17 September 2010

Internet, Politics, Policy 2010: Closing keynote by Viktor Mayer-Schönberger

Our two-day conference is coming to a close with a keynote by Viktor Mayer-Schönberger who is soon to be joining the faculty of the Oxford Internet Institute as Professor of Internet Governance and Regulation.

Viktor talked about the theme of his recent book“Delete: The Virtue of Forgetting in the Digital Age”(a webcast of this keynote will be available soon on the OII website but you can also listen to a previous talk here). It touches on many of the recent debates about information that has been published on the web in some context and which might suddenly come back to us in a completely different context, e.g. when applying for a job and being confronted with some drunken picture of us obtained from Facebook.

Viktor puts that into a broad perspective, contrasting the two themes of “forgetting” and “remembering”. He convincingly argues how for most of human history, forgetting has been the default. This state of affairs has experienced quite a dramatic change with the advances of the computer technology, data storage and information retrieval technologies available on a global information infrastructure.  Now remembering is the default as most of the information stored digitally is available forever and in multiple places.

What he sees at stake is power because of the permanent threat of our activities are being watched by others – not necessarily now but possibly even in the future – can result in altering our behaviour today. What is more, he says that without forgetting it is hard for us to forgive as we deny us and others the possibility to change.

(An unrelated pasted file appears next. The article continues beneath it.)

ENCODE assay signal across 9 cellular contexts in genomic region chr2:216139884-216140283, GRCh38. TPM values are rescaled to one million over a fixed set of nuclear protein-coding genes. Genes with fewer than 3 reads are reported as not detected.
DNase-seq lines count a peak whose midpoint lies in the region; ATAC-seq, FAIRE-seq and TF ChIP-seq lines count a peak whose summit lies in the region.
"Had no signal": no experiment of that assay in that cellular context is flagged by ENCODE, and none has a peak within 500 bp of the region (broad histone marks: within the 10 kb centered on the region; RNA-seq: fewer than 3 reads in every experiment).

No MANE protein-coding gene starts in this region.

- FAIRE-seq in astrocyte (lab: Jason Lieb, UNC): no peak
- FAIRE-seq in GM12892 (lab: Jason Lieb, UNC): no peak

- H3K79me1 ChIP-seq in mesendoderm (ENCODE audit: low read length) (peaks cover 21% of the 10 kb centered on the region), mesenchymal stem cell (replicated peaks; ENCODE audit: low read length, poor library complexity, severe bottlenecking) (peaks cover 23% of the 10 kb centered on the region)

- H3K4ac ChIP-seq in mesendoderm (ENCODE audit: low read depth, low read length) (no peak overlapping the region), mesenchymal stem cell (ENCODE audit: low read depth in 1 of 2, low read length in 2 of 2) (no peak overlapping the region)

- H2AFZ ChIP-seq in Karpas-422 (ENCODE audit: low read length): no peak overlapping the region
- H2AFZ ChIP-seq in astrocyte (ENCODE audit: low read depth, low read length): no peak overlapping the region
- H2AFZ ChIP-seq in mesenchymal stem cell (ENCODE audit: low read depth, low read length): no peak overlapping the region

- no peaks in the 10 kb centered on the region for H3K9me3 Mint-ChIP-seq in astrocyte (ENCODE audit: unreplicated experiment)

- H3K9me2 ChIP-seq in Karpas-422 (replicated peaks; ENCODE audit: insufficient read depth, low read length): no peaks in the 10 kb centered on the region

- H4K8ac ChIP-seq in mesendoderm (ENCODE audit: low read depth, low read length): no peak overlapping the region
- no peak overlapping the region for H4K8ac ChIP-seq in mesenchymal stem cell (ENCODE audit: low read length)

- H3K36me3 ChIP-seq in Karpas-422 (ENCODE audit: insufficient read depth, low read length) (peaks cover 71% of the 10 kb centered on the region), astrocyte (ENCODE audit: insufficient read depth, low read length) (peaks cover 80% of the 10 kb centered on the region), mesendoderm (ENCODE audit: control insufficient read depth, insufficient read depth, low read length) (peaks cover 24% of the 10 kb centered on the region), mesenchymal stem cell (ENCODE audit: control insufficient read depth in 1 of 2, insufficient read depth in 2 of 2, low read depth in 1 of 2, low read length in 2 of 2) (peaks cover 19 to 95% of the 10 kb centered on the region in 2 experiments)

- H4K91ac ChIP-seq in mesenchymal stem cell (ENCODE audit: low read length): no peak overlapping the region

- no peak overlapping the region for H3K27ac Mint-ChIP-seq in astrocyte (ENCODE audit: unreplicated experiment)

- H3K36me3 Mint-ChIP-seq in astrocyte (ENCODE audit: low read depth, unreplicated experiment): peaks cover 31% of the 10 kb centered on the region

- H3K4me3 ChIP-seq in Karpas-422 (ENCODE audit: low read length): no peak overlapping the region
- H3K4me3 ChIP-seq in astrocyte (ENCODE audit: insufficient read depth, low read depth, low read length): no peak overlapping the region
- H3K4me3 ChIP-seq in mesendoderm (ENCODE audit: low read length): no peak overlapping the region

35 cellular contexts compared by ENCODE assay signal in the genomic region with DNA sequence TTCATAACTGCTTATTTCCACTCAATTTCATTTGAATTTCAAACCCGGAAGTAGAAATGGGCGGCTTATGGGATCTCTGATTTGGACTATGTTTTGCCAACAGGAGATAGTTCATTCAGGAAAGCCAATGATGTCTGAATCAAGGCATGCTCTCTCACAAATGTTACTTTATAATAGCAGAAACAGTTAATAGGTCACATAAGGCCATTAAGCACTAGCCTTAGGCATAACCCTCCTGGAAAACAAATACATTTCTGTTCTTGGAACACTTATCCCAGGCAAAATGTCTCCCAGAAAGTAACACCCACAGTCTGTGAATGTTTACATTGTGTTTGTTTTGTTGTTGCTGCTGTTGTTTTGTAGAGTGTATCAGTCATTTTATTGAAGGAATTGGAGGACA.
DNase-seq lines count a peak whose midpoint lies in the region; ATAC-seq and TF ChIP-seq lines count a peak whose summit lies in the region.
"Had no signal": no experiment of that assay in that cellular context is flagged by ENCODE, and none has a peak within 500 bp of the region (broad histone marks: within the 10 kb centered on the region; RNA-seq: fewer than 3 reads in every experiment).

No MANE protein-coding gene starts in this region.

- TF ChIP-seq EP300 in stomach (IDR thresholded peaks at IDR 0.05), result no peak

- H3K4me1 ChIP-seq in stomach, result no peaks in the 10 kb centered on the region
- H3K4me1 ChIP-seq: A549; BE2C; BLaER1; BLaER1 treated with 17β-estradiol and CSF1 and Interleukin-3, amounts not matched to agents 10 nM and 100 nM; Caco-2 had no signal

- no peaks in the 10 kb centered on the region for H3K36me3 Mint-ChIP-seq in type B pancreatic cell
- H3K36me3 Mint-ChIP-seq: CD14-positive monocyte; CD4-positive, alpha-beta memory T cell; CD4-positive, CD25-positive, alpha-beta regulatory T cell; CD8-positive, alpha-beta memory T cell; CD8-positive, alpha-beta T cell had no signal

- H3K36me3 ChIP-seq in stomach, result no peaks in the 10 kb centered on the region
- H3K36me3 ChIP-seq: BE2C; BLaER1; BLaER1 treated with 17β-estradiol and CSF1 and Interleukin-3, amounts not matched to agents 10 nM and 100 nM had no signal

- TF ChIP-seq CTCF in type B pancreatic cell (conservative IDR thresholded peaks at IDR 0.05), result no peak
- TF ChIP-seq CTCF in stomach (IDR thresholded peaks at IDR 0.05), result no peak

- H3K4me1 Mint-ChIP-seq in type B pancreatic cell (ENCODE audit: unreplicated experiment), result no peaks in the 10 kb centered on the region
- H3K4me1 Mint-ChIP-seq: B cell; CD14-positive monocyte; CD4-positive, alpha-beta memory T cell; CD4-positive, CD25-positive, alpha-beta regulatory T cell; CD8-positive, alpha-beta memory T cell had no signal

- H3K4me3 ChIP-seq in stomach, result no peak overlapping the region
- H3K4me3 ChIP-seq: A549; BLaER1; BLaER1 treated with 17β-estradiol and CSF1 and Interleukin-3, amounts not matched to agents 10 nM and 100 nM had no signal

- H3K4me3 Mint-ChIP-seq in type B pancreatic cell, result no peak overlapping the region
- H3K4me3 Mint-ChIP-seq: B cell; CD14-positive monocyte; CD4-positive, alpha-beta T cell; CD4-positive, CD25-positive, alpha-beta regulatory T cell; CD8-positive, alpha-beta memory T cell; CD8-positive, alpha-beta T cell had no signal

No matter to what degree you are prepared to follow the argument, the most intriguing question is how the current state of remembering could be changed to forgetting. Viktor discusses a number of ideas that pose no real solution:

  1. privacy rights – don’t go very far in changing actual behaviour
  2. information ecology – the idea to store only as much as necessary
  3. digital abstinence – just not using these digital tools but this is not very practical
  4. full contextualization – store as much information as possible in order to provide necessary context for evaluating the informations from the past
  5. cognitive adjustments – humans have to change in order to learn how to discard the information but this is very difficult
  6. privacy digital rights management – requires the need to create a global infrastructure that would create more threats than solutions

Instead Viktor wants to establish mechanisms that ease forgetting, primarily by making it a little bit more difficult to remember. Ideas include

  • expiration date for information, less in order to technically force deletion but to socially force thinking about forgetting
  • making older information a bit more difficult to retrieve

Whatever the actual tool, the default should be forgetting and to prompt its users to reflect and choose about just how long a certain piece of information should be valid.

Nice closing statement: “Let us remember to forget!


Note: This article gives the views of the authors, and not the position of the Policy and Internet Blog, nor of the Oxford Internet Institute.